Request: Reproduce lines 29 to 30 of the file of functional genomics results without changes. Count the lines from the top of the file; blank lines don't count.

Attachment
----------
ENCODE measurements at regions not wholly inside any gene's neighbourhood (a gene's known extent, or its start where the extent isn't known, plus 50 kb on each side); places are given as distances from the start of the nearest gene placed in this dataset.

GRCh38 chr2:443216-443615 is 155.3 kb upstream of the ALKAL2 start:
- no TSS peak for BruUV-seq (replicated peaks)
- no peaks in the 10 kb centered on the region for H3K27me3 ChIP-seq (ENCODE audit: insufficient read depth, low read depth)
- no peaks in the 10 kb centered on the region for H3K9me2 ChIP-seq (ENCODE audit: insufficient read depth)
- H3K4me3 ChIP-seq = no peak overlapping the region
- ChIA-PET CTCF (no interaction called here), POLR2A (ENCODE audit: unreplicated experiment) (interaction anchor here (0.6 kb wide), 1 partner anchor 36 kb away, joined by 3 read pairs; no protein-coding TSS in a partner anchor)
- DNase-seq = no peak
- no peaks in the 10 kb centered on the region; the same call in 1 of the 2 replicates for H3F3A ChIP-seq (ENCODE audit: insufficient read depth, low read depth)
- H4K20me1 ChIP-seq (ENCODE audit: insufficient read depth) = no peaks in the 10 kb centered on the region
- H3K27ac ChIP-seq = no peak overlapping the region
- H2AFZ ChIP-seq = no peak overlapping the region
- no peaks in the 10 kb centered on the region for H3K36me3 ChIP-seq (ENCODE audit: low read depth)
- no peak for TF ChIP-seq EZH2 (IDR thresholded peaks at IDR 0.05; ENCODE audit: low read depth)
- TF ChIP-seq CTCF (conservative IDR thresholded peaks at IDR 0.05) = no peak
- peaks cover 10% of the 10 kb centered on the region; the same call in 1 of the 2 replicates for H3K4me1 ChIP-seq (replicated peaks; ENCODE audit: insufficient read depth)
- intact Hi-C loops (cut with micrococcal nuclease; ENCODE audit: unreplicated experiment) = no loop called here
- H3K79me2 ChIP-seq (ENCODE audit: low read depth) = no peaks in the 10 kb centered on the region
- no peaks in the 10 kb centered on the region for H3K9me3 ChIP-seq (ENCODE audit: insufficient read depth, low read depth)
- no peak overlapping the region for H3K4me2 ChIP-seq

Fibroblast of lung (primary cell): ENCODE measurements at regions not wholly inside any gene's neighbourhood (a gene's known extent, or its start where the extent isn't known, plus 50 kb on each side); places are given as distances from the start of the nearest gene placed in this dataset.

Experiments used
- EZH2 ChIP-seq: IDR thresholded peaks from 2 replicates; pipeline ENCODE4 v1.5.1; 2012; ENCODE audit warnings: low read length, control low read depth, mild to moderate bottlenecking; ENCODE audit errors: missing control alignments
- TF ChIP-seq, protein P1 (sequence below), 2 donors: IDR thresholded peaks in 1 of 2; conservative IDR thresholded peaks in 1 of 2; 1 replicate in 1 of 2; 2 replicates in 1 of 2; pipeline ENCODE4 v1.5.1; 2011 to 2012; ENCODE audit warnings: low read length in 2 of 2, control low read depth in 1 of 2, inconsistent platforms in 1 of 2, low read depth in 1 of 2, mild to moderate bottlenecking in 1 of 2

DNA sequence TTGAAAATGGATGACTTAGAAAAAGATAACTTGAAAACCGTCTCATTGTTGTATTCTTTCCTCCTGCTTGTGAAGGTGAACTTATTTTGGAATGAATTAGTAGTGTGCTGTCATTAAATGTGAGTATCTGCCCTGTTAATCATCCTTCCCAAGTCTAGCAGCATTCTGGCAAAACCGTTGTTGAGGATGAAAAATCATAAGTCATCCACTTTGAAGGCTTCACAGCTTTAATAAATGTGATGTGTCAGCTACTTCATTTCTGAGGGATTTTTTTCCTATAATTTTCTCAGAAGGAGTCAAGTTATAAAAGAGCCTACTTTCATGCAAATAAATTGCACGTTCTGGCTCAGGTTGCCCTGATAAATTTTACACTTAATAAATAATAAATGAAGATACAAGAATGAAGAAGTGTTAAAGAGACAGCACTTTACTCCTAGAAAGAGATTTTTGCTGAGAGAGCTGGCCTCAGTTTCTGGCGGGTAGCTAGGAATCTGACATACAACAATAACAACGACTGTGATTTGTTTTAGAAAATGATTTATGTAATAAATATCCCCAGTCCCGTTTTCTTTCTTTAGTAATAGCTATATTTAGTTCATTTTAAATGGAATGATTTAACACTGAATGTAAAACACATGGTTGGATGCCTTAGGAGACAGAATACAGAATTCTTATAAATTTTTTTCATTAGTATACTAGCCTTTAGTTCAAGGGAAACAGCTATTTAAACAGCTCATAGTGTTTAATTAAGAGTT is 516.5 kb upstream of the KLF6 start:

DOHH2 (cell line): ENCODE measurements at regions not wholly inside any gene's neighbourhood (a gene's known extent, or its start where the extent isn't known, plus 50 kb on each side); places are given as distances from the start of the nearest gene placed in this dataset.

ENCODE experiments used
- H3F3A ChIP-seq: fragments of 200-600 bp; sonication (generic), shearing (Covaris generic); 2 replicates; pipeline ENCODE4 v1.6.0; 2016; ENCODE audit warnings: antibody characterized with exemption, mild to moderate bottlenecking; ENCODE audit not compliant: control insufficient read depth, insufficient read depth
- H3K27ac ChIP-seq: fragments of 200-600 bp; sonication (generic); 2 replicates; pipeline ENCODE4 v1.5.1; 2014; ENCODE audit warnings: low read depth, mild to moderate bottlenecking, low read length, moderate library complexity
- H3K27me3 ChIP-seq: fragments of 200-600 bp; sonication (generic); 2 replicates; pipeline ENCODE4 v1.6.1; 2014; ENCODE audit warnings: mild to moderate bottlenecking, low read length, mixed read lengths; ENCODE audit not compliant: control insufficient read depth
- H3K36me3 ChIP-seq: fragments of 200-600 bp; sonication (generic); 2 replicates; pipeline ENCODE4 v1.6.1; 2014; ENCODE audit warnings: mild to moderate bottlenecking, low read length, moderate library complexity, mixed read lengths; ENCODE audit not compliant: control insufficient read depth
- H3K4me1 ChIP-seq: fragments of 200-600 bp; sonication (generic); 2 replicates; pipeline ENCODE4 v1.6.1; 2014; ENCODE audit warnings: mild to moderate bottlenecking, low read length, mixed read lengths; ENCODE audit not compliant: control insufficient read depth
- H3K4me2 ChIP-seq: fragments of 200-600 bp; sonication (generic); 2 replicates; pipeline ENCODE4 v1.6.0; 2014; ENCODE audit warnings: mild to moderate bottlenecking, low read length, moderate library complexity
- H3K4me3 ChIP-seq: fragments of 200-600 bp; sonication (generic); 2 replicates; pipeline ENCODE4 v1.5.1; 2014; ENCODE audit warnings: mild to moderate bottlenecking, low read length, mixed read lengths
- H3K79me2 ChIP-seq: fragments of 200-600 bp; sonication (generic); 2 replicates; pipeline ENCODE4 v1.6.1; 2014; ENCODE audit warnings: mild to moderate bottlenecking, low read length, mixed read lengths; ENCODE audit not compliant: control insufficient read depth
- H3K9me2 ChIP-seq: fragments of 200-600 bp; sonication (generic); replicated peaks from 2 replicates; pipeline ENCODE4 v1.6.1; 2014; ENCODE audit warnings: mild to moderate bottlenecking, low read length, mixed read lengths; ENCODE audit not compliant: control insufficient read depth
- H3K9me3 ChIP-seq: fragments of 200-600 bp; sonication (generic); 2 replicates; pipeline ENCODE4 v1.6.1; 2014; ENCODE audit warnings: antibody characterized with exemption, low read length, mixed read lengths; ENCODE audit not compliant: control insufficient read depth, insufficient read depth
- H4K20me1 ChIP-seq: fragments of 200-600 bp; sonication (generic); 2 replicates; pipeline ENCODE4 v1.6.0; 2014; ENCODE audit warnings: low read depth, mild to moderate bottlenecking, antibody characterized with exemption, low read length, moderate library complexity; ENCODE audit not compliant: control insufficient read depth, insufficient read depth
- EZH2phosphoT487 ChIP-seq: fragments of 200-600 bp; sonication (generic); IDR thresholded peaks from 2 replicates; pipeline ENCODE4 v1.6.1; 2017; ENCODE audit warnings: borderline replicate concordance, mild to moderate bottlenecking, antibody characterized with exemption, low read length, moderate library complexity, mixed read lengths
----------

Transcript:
- H3K27ac ChIP-seq: fragments of 200-600 bp; sonication (generic); 2 replicates; pipeline ENCODE4 v1.5.1; 2014; ENCODE audit warnings: low read depth, mild to moderate bottlenecking, low read length, moderate library complexity
- H3K27me3 ChIP-seq: fragments of 200-600 bp; sonication (generic); 2 replicates; pipeline ENCODE4 v1.6.1; 2014; ENCODE audit warnings: mild to moderate bottlenecking, low read length, mixed read lengths; ENCODE audit not compliant: control insufficient read depth